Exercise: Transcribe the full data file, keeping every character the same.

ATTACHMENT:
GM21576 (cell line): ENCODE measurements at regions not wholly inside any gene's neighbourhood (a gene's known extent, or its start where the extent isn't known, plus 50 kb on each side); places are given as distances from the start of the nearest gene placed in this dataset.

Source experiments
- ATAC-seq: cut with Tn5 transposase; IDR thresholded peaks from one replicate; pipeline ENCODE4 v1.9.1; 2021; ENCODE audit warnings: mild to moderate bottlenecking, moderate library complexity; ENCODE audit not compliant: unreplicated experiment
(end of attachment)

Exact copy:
GM21576 (cell line): ENCODE measurements at regions not wholly inside any gene's neighbourhood (a gene's known extent, or its start where the extent isn't known, plus 50 kb on each side); places are given as distances from the start of the nearest gene placed in this dataset.

Source experiments
- ATAC-seq: cut with Tn5 transposase; IDR thresholded peaks from one replicate; pipeline ENCODE4 v1.9.1; 2021; ENCODE audit warnings: mild to moderate bottlenecking, moderate library complexity; ENCODE audit not compliant: unreplicated experiment